It’s a cold, windy, snowy morning just outside Detroit -- perfect weather for a comfort book.
Some call them comfort books, others call them cozy books. Or rainy-day books. Or feel-good books.
Whenever I’m in the mood for one of these books, I reach for Eleanor Estes’ Moffat series. The classic stories of Sylvie, Joey, Jane, and Rufus M. are warm and familiar, yet have a bracingly realistic edge that prevents them from ever becoming oversweet or maudlin. When I was a kid, I read THE MOFFATS, THE MIDDLE MOFFAT and RUFUS M. over and over, along with Estes’ Newbery-winner GINGER PYE. The front of these books always listed the author’s other works -- three of which our library did not own. In fact, no library seemed to have THE SLEEPING GIANT AND OTHER STORIES (1943), THE SUN, THE WIND, AND MR. TODD (1948), or A LITTLE OVEN (1955) and I was long grown before I encountered any of these long-missing titles.
Several years ago, they all came up for sale at the same time -- all from the same bookseller -- so I immediately ordered them. When they arrived I was experiencing a problem with crowded shelves, so slid them under my bed -- and they’ve continued to reside there ever since, along with certain reference books I like to keep close at hand, some Halloween decorations, a warren of breeding dust bunnies, a thermal packet you heat in the microwave then slip inside a faux-hot water bottle bag to keep your feet warm in bed, and a Christmas ornament that plays thirty different carols. (How many times have I stuck my foot under the bed and accidentally turned that thing on...then had to endure THE TWELVE DAYS OF CHRISTMAS...all twelve verses...in the middle of August?) Anyway, today I scrounged around under the bed till I FINALLY found those Estes titles (once a missing book, always a missing book!) I’ll save THE SLEEPING GIANT and MR. TODD for another blog entry, in order to focus on A LITTLE OVEN today. Although it’s not my favorite Estes’ volume, it’s a comfort book that’s dearly loved by many -- and I want to share it with anyone who’s never seen the book before.
THE LITTLE OVEN is a picture book about Helena (which happens to be the name of Estes’ daughter) and her best friend Genevieve, who’s originally from France. The two little girls ride tricycles, turn somersaults, and have silly conversations together (“What’s funny?” they asked each other. “Nothing,” they answered each other. This was so funny they laughed harder and harder.") Every day when when Helena gets tired, her mother picks her up and says, “I guess what you need is a little loving and a little hugging,” to which Helena echoes “A little ‘ovin’ and a little ‘uggin’.” But when Genevieve asks her mother for “A little ‘ovin,” her mother misinterprets and tries to buy her a toy oven from the store. The plot is slim and the prose, unlike most of the author’s books, sometimes tends toward the saccharine. But Estes’ primitive watercolor illustrations have a lot of energy and charm, and clearly this book's message of friendship and maternal love does have great meaning to many readers, as it’s almost impossible to find anywhere.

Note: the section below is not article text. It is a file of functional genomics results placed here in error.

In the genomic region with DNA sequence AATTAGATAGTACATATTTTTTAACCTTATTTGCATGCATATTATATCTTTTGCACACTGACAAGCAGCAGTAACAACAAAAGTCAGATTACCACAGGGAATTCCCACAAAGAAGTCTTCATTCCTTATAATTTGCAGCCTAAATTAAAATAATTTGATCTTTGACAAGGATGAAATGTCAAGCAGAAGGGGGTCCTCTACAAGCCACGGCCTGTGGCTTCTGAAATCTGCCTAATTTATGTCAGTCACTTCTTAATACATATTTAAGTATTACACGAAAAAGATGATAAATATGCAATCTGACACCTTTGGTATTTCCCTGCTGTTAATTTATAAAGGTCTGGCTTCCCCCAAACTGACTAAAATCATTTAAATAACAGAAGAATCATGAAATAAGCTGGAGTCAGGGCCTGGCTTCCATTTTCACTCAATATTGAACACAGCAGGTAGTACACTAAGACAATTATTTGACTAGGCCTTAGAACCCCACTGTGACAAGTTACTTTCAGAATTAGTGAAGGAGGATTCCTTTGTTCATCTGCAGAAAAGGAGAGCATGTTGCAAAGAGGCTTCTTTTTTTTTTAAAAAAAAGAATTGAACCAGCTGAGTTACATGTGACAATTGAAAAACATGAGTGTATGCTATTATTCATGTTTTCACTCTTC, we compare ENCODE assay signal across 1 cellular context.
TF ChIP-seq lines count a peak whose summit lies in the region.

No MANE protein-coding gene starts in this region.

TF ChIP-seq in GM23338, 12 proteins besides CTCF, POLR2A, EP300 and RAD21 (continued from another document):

If you are lucky enough to find this rarity, the book is bound in glossy blue cloth with black print. The dustjacket looks like this:
My copy is price-clipped, so I don’t know the original cost. The copyright information is on the bottom of the title page: “Copyright, 1955, by Eleanor Estes. All rights reserved. First edition. Printed in the United States of America.”
As for my copy, I’m going to put it back under my bed, right beside the faux-hot water bottle and the Christmas ornament that, the next time I accidentally kick it, will no doubt start playing “Oh tidings of comfort and joy” -- the perfect accompaniment for a book that, over the last half century, has clearly brought comfort and joy to so many.